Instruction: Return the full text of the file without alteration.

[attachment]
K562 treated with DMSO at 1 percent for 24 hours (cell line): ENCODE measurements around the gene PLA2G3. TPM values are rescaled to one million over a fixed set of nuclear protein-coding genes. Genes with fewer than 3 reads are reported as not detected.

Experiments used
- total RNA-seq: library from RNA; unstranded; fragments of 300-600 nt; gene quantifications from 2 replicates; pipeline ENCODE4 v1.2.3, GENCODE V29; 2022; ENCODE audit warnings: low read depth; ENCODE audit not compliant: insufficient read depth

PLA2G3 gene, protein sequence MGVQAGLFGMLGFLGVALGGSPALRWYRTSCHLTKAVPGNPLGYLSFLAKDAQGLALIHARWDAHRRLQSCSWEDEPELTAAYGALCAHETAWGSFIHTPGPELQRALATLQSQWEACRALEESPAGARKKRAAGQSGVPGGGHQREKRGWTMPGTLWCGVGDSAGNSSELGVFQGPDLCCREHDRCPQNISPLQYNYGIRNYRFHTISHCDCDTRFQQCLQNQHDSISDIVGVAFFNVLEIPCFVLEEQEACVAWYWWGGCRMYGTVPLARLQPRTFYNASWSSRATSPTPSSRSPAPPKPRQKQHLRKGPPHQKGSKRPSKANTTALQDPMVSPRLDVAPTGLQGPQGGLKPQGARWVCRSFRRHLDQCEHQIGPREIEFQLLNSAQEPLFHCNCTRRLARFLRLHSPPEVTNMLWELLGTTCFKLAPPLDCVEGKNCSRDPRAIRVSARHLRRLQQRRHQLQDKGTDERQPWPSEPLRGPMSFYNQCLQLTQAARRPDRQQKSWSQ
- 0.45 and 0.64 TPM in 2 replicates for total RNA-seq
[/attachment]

K562 treated with DMSO at 1 percent for 24 hours (cell line): ENCODE measurements around the gene PLA2G3. TPM values are rescaled to one million over a fixed set of nuclear protein-coding genes. Genes with fewer than 3 reads are reported as not detected.

Experiments used
- total RNA-seq: library from RNA; unstranded; fragments of 300-600 nt; gene quantifications from 2 replicates; pipeline ENCODE4 v1.2.3, GENCODE V29; 2022; ENCODE audit warnings: low read depth; ENCODE audit not compliant: insufficient read depth

PLA2G3 gene, protein sequence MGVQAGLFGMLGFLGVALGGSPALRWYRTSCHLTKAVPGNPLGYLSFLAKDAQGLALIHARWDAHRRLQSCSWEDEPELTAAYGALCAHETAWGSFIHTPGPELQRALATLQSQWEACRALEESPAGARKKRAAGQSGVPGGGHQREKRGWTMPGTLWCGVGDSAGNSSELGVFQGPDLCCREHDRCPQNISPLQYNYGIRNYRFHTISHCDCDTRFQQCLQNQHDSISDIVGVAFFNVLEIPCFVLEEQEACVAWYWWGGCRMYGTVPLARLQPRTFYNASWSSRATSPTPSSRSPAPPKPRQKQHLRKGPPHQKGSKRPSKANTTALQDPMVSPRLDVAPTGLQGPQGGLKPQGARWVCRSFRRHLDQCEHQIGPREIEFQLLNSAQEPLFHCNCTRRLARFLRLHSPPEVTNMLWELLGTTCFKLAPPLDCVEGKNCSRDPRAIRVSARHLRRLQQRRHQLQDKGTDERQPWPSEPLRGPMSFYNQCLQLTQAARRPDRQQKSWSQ
- 0.45 and 0.64 TPM in 2 replicates for total RNA-seq